Keith Worthington wrote:
I am developing a simple set returning function as my first step towards more complicated processes. I would like to understand the implications of using the dynamic query capability.
I have built two forms of an identically performing function. The first uses a simple IF-THEN-ELSIF-THEN-ELSE structure to choose which query to run. The second builds the query dynamically using the FOR-IN-EXECUTE structure and a CASE statement.
The documentation (http://www.postgresql.org/docs/8.0/interactive/plpgsql-control-structures.html#PLPGSQL-RECORDS-ITERATING) indicates that a dynamic query (EXECUTE) is replanned for every LOOP iteration.
This is like the previous form, except that the source SELECT statement is specified as a string expression, which is evaluated and replanned on each entry to the FOR loop. This allows the programmer to choose the speed of a preplanned query or the flexibility of a dynamic query, just as with a plain EXECUTE statement.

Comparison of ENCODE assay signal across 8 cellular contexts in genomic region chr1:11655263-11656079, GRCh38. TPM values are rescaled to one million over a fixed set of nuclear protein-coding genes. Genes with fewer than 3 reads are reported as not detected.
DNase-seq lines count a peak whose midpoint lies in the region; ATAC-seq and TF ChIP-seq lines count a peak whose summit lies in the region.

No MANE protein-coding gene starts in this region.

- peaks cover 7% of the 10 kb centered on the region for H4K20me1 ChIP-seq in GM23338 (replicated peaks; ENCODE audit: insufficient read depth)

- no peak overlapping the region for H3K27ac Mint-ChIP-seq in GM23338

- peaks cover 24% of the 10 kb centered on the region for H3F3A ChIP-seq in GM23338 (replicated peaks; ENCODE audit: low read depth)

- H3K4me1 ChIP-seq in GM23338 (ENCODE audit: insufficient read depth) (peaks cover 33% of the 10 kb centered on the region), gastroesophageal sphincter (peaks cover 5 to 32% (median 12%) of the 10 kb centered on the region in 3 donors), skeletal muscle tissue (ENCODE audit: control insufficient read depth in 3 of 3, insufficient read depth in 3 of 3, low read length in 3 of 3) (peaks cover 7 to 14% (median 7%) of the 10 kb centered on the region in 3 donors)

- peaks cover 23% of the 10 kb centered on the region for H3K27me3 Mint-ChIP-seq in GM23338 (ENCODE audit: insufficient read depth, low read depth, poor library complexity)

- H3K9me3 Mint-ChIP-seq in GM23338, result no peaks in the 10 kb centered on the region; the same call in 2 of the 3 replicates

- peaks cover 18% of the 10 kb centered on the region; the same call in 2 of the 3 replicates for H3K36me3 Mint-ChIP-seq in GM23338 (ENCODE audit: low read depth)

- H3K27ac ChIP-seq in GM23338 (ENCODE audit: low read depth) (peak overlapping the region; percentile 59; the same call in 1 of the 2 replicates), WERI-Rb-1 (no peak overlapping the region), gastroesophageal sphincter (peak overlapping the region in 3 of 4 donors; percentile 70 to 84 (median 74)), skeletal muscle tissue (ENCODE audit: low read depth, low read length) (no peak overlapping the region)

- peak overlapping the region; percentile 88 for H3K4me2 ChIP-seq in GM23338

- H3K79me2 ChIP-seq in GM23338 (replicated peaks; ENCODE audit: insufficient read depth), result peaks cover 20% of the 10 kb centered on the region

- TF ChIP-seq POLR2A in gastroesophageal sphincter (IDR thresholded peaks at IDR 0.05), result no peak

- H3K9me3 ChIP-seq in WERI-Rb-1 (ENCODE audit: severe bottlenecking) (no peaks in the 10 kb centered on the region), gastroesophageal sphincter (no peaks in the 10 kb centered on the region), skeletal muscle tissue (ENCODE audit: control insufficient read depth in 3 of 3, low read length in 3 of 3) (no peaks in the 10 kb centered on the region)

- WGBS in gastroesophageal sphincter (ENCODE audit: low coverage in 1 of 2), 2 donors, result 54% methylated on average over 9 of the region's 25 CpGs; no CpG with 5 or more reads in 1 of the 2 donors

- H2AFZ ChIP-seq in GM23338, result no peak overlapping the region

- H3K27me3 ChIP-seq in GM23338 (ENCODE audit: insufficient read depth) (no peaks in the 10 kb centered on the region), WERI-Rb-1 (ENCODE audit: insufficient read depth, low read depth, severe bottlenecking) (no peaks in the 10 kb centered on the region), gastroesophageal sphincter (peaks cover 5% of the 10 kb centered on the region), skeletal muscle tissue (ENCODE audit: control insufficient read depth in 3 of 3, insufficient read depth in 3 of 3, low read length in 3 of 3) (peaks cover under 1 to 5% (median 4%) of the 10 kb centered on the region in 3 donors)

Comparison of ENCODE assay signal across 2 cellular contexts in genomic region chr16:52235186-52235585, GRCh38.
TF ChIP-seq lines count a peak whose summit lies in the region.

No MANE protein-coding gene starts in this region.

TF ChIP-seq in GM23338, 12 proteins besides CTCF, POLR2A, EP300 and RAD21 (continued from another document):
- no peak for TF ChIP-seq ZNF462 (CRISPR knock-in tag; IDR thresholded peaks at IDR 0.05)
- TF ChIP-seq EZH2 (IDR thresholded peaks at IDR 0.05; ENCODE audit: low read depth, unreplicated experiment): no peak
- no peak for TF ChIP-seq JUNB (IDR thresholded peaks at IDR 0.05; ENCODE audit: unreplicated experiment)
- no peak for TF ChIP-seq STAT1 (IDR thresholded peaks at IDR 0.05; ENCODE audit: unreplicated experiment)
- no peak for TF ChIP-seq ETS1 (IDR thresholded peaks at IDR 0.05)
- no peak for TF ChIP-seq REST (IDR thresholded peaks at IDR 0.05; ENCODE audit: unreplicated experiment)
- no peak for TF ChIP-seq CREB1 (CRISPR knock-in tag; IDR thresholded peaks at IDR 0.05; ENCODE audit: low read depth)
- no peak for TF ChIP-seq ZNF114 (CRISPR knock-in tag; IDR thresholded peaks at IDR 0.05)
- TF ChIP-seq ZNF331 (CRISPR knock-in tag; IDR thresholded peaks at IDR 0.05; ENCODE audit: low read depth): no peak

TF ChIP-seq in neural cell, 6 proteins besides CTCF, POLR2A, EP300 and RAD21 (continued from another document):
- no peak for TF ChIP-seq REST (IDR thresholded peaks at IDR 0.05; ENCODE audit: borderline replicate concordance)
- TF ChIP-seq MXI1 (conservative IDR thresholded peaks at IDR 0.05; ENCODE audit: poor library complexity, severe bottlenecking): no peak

That seems like a potential performance problem. I don't understand why the query would be planned for every LOOP iteration when the LOOP is over the record set.
Reading the documentation and looking at the example, I don't think you're query will be re-planned for each entry in the loop. I think it will be planned each time the FOR loop is started. If you have the EXECUTE *inside* the LOOP, then it would be re-planned for each entry.
At least that is the case for a normal EXECUTE without any for loop. Each time the function is called, the statement is re-planned. Versus without EXECUTE when the planning is done at function declaration time.
I would guess that the FOR .. IN EXECUTE .. LOOP runs the EXECUTE one time, and generates the results which it then loops over. Because that is what FOR .. IN SELECT .. LOOP does (you don't re-evaluate the SELECT for each item in the result set).
On the other hand, I don't know of any way to test this, unless you have a query that you know takes a long time to plan, and can compare the performance of FOR IN EXECUTE versus FOR IN SELECT. John =:->
Your comments are appreciated.
Kind Regards, Keith
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